When was drug therapy for mental illnesses first introduced?
Drug therapy for mental illnesses dates back to the late 1800s, when lithium was first tried for those institutionalized with severe conditions. But little was known about how the drug actually worked, and at the time, it was likely much more a mask of symptoms than a real treatment. That being said, all drug therapy seeks to limit symptoms and allow a person to be functional, so for the late 19th century, that was a decent attempt on the part of the medical community.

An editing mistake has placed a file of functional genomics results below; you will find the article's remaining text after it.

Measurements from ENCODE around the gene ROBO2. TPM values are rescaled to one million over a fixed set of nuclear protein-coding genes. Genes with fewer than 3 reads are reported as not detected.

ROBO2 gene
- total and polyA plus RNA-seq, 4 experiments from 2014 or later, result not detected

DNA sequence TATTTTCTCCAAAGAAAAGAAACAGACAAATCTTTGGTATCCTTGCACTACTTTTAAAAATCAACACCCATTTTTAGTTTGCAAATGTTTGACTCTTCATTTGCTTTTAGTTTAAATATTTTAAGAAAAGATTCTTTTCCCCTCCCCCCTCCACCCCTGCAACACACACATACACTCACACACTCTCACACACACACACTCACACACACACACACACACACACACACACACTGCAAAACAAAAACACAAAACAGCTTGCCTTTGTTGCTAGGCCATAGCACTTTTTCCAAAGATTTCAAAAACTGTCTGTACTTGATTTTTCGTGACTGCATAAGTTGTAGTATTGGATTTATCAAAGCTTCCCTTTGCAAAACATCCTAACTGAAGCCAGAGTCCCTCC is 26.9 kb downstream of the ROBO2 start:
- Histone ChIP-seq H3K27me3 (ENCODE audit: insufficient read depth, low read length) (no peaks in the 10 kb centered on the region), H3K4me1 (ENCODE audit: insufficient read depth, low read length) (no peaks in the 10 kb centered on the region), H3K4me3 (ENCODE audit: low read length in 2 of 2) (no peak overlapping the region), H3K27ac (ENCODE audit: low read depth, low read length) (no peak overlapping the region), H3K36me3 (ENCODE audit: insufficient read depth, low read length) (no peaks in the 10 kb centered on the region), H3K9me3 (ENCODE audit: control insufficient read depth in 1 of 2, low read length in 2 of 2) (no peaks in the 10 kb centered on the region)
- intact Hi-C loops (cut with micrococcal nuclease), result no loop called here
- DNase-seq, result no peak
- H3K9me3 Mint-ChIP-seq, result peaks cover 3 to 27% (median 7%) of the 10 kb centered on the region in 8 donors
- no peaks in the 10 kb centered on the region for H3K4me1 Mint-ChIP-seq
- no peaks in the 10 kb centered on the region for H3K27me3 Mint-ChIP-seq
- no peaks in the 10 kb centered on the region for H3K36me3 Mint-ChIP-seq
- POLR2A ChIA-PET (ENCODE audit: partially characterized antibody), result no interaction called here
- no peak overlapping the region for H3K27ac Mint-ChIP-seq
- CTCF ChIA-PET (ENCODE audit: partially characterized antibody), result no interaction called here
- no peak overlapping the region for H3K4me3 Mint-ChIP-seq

The use of opioid alkaloids began in the early 20th century, as psychoactive drugs were experimented with to treat the clinically depressed, with limited results. Real medical advances with anti-depressants did not take place until the 1950s when more was learned about serotonin and nor-epinephrine and how to manipulate them for mood effect. Since it was a new drug therapy, it was a bit clumsy, using too high of doses, or chemical combinations that blunted the symptoms but not optimally.
In the late 1980s the science got much better, and started to use different combinations of drugs, dosages and regimens that more specifically targeted different kinds of mental illnesses, wth fewer side effects.
The link below to psychiatrist.com has a good timeline of the development of these drugs and a lot of good information, but it is in .pdf format.